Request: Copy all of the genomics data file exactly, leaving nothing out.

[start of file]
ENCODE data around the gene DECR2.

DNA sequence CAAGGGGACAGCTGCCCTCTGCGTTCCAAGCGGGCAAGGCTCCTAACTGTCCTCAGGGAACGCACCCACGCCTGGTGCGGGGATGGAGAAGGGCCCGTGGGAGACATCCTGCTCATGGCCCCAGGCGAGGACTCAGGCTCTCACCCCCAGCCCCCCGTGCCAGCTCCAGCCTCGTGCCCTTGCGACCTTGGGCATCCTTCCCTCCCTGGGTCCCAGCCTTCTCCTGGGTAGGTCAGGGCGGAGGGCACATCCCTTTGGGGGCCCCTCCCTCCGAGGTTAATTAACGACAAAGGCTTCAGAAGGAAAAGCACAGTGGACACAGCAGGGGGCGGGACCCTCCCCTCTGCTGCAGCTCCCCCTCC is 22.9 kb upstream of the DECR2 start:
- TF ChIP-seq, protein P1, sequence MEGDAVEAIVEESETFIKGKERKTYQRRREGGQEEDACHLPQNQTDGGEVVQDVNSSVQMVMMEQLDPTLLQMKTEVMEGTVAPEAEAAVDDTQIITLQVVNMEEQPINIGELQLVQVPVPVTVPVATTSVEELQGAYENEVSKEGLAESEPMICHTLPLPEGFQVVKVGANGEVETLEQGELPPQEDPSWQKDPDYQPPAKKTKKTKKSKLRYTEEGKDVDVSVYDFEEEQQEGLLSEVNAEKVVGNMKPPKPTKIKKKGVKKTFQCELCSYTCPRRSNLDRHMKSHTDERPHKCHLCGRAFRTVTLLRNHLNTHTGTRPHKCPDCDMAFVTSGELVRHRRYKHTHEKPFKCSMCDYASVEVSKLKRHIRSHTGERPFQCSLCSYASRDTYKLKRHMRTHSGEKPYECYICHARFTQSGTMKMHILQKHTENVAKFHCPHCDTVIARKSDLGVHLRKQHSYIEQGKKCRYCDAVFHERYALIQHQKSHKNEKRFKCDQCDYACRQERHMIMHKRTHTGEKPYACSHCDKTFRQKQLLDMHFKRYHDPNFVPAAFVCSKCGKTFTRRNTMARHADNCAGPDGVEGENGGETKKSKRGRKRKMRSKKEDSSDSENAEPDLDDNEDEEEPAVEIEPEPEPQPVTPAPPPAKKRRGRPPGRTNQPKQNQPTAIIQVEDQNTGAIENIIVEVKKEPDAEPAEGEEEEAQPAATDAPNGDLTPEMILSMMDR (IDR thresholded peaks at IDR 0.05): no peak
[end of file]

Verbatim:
ENCODE data around the gene DECR2.

DNA sequence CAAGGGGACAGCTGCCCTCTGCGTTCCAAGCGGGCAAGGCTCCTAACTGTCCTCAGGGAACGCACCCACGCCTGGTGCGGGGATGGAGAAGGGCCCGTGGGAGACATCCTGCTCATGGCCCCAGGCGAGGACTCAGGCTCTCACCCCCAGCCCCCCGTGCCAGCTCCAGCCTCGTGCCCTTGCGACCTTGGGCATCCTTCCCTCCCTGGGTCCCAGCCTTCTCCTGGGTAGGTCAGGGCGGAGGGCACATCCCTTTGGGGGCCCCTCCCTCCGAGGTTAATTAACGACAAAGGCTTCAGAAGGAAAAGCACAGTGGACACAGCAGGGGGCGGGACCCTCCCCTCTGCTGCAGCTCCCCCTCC is 22.9 kb upstream of the DECR2 start:
- TF ChIP-seq, protein P1, sequence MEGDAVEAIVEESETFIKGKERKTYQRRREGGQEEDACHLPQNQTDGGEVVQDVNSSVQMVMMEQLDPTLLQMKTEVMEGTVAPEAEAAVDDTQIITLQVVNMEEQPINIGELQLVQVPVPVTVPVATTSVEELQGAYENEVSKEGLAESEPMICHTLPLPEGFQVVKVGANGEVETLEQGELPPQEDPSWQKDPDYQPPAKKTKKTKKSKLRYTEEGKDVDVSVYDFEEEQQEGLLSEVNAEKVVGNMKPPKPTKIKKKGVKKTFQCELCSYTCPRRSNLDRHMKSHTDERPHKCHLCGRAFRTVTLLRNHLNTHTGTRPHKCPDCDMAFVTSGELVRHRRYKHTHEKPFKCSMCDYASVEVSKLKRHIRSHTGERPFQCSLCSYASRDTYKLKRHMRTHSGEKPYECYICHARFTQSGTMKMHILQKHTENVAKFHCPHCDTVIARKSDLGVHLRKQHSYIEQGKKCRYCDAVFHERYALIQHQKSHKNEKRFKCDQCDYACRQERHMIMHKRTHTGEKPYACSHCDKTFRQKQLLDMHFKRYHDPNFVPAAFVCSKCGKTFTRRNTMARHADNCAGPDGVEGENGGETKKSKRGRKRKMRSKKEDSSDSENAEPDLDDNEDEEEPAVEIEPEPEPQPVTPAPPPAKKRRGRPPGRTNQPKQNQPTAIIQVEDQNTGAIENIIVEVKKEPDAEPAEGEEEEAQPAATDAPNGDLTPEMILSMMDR (IDR thresholded peaks at IDR 0.05): no peak